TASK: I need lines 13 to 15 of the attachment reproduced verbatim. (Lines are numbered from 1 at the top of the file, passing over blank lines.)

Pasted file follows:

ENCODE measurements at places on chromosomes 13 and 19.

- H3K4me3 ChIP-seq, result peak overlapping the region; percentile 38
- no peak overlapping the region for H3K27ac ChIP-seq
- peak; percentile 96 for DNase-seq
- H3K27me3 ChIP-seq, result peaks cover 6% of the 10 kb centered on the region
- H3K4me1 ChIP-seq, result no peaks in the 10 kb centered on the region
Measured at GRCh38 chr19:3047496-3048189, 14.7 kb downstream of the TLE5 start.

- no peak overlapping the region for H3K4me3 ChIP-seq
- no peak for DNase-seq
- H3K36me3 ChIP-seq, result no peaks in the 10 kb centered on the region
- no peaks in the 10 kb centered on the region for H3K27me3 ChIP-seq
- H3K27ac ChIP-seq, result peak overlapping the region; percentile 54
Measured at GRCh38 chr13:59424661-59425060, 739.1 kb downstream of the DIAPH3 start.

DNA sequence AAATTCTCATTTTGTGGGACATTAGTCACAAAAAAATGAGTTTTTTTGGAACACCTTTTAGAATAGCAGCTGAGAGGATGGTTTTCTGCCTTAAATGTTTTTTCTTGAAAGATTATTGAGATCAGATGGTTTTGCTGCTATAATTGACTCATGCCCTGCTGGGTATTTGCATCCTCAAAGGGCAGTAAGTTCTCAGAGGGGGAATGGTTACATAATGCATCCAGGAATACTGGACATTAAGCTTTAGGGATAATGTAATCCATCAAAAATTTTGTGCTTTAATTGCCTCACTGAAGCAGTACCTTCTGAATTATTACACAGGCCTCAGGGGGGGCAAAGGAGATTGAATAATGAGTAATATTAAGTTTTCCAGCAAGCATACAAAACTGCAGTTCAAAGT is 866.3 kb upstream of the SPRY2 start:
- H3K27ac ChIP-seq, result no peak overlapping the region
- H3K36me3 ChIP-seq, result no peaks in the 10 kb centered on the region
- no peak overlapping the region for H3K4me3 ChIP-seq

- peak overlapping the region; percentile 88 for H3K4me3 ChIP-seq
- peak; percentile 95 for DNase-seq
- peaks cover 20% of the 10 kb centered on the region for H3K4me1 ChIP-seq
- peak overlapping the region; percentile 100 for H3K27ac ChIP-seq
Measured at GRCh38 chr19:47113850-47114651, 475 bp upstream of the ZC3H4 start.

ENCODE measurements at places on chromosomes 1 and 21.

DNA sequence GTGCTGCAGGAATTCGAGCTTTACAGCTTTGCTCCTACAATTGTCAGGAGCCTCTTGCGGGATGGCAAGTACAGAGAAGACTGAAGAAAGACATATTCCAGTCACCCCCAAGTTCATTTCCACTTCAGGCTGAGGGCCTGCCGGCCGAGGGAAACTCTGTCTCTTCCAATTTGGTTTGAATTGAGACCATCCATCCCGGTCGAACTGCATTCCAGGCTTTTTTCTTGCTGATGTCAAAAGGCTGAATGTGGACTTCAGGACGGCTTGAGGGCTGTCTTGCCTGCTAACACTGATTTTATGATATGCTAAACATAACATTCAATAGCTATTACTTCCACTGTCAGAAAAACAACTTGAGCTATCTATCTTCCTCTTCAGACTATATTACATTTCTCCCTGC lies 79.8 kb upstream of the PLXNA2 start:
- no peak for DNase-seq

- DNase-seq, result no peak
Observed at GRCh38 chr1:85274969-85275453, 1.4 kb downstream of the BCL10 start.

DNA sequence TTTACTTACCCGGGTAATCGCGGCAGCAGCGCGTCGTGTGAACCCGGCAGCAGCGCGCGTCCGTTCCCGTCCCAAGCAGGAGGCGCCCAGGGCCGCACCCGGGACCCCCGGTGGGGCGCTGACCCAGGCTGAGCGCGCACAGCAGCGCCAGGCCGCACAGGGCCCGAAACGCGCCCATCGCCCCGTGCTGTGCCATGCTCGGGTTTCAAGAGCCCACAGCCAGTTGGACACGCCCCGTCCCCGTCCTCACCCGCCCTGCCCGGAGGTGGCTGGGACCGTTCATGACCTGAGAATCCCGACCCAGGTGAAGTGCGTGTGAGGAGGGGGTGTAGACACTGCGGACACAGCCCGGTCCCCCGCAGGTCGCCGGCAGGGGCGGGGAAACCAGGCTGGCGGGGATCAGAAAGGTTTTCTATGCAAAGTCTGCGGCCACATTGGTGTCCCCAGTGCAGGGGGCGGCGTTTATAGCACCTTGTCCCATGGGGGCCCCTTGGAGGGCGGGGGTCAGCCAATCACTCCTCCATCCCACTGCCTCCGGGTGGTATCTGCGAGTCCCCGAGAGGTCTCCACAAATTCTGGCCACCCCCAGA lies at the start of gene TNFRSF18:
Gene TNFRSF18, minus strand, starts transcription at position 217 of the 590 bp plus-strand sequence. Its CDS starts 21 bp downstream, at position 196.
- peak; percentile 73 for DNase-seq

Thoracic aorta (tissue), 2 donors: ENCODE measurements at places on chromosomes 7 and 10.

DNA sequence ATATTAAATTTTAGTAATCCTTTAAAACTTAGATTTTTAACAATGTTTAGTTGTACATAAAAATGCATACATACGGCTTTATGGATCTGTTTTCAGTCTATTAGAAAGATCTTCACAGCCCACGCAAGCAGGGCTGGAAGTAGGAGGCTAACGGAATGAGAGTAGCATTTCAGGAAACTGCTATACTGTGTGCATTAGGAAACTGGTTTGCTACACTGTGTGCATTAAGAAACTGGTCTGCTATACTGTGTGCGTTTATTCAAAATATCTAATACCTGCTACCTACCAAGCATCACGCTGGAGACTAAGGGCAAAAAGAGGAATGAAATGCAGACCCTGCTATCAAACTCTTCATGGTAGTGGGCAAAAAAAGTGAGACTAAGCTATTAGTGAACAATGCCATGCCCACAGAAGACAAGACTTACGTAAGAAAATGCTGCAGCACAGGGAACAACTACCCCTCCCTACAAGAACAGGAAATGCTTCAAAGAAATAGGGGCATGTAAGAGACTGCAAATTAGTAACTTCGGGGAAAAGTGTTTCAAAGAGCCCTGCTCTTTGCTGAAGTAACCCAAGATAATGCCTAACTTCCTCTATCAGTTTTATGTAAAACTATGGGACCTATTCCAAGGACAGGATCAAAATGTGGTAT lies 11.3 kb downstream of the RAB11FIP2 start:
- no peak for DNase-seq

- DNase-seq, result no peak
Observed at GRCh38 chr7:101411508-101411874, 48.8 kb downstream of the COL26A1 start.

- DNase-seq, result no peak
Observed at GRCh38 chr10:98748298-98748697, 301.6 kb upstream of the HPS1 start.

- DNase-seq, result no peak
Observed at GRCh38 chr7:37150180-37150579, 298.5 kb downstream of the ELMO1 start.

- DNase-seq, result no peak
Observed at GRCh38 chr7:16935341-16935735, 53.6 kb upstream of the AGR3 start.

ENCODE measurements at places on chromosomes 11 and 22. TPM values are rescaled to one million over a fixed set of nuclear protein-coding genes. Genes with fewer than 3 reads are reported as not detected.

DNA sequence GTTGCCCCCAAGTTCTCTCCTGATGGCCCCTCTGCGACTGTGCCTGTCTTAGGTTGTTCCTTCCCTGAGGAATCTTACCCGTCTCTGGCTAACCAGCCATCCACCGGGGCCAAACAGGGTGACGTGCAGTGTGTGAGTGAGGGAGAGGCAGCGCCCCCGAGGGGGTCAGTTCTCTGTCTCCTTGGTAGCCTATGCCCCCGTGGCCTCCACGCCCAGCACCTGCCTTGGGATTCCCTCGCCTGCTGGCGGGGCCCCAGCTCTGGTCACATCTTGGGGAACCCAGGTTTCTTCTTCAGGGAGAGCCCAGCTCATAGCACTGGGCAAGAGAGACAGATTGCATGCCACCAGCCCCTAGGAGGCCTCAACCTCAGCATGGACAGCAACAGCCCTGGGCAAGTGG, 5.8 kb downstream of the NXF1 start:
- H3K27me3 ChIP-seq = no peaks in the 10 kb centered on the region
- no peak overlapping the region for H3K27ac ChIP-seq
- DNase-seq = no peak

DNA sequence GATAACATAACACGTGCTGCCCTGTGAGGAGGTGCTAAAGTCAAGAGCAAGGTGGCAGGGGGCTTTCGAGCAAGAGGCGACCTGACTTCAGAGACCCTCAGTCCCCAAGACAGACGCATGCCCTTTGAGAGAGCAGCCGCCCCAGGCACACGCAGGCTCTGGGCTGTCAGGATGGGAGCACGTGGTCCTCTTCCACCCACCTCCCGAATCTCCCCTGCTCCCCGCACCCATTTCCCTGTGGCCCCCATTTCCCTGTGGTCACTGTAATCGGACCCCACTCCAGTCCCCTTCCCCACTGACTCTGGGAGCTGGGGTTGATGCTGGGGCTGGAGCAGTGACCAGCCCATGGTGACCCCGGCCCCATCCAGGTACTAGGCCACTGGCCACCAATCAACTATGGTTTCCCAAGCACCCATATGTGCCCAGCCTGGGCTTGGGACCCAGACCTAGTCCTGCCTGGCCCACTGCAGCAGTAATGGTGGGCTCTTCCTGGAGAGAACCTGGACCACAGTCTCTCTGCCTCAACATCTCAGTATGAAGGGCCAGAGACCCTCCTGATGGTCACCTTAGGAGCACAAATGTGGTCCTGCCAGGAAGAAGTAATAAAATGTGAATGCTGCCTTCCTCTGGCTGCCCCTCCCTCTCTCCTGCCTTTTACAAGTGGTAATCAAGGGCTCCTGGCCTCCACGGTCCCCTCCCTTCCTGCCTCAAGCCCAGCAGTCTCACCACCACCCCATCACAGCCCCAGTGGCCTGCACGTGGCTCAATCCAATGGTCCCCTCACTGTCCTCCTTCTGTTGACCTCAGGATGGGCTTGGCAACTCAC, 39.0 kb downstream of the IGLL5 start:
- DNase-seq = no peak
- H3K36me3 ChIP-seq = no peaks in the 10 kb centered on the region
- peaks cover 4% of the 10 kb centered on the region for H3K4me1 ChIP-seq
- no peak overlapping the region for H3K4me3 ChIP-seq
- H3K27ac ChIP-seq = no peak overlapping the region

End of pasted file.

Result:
Measured at GRCh38 chr13:59424661-59425060, 739.1 kb downstream of the DIAPH3 start.

DNA sequence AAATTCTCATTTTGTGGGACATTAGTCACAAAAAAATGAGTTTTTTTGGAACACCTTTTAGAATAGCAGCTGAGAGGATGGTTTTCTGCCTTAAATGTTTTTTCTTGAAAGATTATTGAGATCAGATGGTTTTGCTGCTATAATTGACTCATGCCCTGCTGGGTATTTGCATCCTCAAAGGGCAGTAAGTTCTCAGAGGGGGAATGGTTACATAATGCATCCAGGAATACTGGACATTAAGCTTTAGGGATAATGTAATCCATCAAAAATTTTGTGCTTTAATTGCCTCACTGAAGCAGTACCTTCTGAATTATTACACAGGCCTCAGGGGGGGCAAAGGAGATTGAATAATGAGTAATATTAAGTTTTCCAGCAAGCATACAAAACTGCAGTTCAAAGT is 866.3 kb upstream of the SPRY2 start:
- H3K27ac ChIP-seq, result no peak overlapping the region